The Brian Gavin History
Learn about how he works together as a family and where and how he learned everything!
Brian Gavin is known as *Brian the Cutter*. Looking into the history of this fifth generation diamond cutter, I learned that his family originally came from Amsterdam. As a Dutch woman, that of course, intrigued me! When the opportunity was there to do an interview with him, of course I immidiately said; yes!
Brian Gavin is a truly passionate about diamonds. How could he not be! He is the fifth generation of a family of diamond cutters. He comes from South Africa and is the grandson of Esther Alida Aronson and Barend Deutz. The Deutz family was a well known family in the diamond cutter business that back in those days, flourished in Amsterdam. We had the opportunity to have an interview together last week:
Esther: It was a pleasure to discover that you have Dutch ancestors! Although you grew up in South Africa. Can you tell me a little bit about your youth?
Brian Gavin: In addition to being a master diamond cutter, my father was a jazz musician. My mother was a well-known South African artist who has been featured in the Smithsonian Libraries’ Collection. I grew up surrounded by creativity – art, design, music – and it shaped my interest in and passion for design. While most kids play marbles with glass beads, I played glass marbles with rough diamonds. My grandfather was also a master diamond cutter in Amsterdam and that is where the family business began.
Esther: You are a fifth generation diamond cutter. At what age did you become interested in this business and how did you learn to cut?
Brian Gavin: Starting around the time I was five-years old, I would go to the factory with my father during vacation or time-off from school. That was my first real exposure to gemstones. I was always intrigued by the fact that you could take a rock and after time shape it into a magnificent and shiny crystal. Just before I went to university, I began spending time at a different factory where I started an apprenticeship marking and handling rough diamonds. I was in charge of deciding what was going to be cut out of the rock and how it should be cut. Now remember, this was before all of today’s sophisticated machines!. From all of my siblings, I was the one greatly attracted to the manufacturing aspect of the diamond business; I was always intrigued that what started as a rock could, with care and handling, turn into a diamond masterpiece.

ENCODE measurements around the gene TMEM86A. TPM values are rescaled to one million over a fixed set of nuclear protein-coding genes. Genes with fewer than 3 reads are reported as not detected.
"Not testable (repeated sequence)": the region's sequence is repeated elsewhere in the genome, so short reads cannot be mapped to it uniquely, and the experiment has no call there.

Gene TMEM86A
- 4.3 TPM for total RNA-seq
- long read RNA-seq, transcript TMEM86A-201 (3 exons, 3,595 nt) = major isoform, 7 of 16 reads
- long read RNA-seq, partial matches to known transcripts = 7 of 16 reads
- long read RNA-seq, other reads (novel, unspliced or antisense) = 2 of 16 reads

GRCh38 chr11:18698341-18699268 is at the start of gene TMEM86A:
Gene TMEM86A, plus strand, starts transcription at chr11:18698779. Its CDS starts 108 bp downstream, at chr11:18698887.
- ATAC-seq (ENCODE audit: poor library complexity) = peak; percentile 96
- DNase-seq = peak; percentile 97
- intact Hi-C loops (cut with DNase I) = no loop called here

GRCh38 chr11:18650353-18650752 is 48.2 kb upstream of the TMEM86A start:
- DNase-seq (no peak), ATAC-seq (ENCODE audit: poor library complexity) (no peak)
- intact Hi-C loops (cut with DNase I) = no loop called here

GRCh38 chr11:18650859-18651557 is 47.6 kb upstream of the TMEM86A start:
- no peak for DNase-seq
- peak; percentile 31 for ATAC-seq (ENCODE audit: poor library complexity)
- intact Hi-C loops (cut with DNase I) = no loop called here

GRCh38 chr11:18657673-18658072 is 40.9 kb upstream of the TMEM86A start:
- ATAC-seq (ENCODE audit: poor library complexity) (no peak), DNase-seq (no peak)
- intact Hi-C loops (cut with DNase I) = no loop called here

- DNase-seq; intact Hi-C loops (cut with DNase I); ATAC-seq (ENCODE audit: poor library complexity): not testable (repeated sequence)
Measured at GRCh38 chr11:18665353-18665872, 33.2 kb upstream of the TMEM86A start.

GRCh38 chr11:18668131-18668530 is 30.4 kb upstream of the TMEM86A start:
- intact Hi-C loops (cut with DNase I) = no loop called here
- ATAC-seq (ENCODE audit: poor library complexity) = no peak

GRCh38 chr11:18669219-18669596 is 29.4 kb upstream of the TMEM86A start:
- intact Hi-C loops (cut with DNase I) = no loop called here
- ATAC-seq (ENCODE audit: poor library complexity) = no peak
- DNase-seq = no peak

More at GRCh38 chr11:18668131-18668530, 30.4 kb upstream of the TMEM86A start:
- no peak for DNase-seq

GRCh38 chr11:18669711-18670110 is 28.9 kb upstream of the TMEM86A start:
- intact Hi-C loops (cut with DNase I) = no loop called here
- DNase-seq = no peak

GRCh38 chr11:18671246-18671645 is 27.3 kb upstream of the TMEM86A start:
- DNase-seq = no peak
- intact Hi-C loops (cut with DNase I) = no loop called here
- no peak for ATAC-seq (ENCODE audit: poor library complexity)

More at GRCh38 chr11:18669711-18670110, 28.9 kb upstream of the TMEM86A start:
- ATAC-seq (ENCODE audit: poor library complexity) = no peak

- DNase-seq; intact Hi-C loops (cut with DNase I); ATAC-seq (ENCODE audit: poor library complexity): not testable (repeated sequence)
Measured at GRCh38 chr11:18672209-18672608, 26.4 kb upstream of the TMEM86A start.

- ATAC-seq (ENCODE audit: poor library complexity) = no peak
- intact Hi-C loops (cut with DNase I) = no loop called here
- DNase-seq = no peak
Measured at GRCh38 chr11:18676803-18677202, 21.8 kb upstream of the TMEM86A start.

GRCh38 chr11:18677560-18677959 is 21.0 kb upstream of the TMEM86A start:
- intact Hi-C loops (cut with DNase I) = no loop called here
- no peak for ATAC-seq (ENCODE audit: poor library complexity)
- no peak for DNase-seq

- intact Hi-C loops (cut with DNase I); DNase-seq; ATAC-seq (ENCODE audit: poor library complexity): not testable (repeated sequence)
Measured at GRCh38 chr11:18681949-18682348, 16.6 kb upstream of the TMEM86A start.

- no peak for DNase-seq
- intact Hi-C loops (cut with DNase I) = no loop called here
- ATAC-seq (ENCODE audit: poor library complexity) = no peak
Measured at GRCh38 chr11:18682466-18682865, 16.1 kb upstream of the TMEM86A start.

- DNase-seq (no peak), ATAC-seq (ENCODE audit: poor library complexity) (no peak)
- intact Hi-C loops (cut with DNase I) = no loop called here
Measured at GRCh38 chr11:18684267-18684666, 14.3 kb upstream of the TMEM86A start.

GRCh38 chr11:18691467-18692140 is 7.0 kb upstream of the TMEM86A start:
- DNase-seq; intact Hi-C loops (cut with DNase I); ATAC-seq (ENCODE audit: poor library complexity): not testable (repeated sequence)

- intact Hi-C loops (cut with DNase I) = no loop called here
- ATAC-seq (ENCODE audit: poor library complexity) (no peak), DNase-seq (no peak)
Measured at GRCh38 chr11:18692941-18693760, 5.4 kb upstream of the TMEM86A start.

Esther: Family businesses are wonderful. From my years in Italy, I have seen for myself that those companies have much more soul, more passion than other companies. But it’s not always easy to work with family either. How would you describe your family business and what is it that you love about it and what are the challenges?
Brian Gavin: We are a family of six including my wife, our four children and myself. Not every member of my family is involved in the business. The beauty of being in a family business is there is more passion and a greater sense of security. It is normal for there to be differences of opinion but that is a normal and healthy aspect of running a business; as long as the business is run correctly and every member of the team has clearly outlined tasks.